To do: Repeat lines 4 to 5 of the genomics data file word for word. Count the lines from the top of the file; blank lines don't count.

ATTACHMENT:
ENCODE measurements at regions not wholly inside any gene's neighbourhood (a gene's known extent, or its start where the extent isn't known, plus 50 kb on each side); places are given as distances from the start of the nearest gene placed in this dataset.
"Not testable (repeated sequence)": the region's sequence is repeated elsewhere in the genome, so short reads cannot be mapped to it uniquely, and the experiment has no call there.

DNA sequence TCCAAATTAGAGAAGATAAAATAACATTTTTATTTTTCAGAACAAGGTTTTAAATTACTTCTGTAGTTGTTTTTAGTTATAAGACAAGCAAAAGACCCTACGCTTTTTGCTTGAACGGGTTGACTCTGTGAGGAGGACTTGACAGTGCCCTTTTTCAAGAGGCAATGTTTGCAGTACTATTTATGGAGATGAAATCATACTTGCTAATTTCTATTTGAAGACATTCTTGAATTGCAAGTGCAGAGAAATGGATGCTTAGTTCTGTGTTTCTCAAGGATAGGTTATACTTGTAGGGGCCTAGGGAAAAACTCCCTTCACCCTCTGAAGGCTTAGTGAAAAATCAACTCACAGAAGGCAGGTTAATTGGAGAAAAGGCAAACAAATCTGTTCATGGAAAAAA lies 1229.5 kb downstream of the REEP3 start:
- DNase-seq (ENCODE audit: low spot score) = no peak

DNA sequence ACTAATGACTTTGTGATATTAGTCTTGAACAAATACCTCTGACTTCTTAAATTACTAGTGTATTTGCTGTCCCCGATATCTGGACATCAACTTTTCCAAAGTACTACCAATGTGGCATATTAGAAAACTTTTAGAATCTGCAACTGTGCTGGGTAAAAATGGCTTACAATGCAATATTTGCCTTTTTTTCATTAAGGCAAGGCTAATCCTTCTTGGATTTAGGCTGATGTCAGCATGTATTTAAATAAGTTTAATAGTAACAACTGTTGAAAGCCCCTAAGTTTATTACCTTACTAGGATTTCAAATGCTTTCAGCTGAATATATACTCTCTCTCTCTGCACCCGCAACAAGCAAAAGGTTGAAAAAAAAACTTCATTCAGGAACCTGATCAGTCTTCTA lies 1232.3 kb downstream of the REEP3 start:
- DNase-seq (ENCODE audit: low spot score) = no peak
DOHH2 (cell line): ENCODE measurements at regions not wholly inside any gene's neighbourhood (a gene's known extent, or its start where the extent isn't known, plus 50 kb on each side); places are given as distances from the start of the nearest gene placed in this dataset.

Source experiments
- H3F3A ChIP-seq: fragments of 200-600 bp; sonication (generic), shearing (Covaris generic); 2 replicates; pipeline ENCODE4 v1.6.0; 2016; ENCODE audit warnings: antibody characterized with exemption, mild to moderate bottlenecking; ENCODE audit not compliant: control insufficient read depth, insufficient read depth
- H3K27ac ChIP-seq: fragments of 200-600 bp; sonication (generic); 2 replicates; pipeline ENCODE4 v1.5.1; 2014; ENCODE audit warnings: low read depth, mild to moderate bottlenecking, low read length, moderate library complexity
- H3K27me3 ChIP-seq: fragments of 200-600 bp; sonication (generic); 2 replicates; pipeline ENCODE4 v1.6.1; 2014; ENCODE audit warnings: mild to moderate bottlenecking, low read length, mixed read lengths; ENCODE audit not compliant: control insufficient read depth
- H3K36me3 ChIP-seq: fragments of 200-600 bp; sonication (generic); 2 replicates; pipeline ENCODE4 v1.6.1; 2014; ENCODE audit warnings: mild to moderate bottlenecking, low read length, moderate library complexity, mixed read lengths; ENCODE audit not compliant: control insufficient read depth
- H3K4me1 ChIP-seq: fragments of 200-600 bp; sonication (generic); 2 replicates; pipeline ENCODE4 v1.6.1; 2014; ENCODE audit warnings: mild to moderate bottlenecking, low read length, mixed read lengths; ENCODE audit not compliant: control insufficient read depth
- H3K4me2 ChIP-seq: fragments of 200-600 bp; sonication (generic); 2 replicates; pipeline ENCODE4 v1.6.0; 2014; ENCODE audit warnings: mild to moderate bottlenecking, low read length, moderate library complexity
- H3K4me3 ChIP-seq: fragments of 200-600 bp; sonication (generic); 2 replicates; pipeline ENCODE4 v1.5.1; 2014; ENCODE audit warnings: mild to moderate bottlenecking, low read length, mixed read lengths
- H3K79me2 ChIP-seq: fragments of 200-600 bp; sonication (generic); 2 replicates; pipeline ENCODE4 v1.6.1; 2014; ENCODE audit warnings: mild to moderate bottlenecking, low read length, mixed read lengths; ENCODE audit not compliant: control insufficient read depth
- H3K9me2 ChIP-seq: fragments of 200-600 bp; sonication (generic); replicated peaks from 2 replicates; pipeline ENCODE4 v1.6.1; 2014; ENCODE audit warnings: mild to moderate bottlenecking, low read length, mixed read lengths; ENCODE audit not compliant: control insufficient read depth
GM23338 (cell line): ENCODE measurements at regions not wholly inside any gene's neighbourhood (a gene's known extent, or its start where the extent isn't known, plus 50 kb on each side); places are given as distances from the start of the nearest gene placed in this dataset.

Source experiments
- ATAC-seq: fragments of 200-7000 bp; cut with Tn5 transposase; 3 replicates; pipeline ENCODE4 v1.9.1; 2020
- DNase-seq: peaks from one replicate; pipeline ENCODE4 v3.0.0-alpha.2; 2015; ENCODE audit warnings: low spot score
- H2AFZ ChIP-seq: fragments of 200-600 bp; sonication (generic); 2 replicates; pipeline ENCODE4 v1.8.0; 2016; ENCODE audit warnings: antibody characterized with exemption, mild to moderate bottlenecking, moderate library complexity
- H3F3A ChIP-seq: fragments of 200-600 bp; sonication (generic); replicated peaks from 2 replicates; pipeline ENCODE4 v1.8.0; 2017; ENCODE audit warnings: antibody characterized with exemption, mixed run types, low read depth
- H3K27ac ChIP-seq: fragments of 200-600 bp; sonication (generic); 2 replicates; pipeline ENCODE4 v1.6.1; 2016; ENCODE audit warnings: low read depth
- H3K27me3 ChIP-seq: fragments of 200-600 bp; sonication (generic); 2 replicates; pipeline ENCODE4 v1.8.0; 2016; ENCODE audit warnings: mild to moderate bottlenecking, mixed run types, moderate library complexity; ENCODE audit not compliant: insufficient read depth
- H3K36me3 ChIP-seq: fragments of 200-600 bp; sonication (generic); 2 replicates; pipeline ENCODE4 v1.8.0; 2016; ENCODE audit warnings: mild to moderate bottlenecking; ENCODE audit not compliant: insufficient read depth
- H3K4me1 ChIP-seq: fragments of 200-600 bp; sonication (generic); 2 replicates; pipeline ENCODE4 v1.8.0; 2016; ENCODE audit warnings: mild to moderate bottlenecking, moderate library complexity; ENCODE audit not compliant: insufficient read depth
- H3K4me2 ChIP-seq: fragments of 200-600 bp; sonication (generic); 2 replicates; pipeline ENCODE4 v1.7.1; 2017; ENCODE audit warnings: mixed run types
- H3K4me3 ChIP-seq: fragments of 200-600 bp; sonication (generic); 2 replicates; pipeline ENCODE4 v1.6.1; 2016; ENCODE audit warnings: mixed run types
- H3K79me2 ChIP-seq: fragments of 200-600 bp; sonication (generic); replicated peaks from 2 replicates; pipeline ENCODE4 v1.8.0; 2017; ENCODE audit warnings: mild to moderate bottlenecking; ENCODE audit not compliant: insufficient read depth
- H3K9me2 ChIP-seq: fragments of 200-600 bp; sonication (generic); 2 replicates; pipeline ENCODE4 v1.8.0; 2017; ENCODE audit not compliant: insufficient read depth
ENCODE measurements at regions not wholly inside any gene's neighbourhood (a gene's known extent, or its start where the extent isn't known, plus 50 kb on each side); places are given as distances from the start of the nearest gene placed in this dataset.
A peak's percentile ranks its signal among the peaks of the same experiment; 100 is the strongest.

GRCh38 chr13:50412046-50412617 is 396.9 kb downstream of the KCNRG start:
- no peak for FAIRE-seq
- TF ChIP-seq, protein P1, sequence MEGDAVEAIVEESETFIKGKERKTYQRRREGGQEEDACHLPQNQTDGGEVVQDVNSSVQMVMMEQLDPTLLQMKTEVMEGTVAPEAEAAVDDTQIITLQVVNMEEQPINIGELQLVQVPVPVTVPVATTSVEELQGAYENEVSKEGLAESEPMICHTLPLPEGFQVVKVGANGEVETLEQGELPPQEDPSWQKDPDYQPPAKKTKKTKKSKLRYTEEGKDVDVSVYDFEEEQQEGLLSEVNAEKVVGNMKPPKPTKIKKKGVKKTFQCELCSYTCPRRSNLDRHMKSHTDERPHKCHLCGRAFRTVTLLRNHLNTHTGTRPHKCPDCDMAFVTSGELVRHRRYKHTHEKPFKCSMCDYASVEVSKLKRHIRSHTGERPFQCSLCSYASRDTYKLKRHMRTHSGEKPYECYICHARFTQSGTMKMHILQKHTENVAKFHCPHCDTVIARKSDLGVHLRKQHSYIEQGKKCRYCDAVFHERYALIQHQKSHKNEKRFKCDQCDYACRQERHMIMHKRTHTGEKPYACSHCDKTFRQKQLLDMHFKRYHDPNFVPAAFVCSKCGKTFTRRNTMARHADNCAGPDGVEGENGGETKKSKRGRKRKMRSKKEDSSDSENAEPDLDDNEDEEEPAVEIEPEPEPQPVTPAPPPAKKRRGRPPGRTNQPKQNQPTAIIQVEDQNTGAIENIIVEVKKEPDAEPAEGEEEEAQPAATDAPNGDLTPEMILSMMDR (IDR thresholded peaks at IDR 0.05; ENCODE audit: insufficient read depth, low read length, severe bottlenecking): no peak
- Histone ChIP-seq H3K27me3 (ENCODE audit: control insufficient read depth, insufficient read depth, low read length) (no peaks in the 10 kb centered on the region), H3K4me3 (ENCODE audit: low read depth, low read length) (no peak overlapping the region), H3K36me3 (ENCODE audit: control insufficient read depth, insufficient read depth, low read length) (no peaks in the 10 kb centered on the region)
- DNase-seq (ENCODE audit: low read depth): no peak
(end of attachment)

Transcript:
- DNase-seq (ENCODE audit: low spot score) = no peak

DNA sequence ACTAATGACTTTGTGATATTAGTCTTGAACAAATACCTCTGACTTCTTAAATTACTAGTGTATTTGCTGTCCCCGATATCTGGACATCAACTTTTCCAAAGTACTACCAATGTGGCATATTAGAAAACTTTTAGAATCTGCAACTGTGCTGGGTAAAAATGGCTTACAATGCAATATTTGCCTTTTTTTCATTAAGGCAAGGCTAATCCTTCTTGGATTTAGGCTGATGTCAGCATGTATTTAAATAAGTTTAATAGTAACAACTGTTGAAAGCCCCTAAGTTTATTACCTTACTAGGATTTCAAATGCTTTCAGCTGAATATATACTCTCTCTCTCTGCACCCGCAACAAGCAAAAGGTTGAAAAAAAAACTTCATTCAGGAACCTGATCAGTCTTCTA lies 1232.3 kb downstream of the REEP3 start: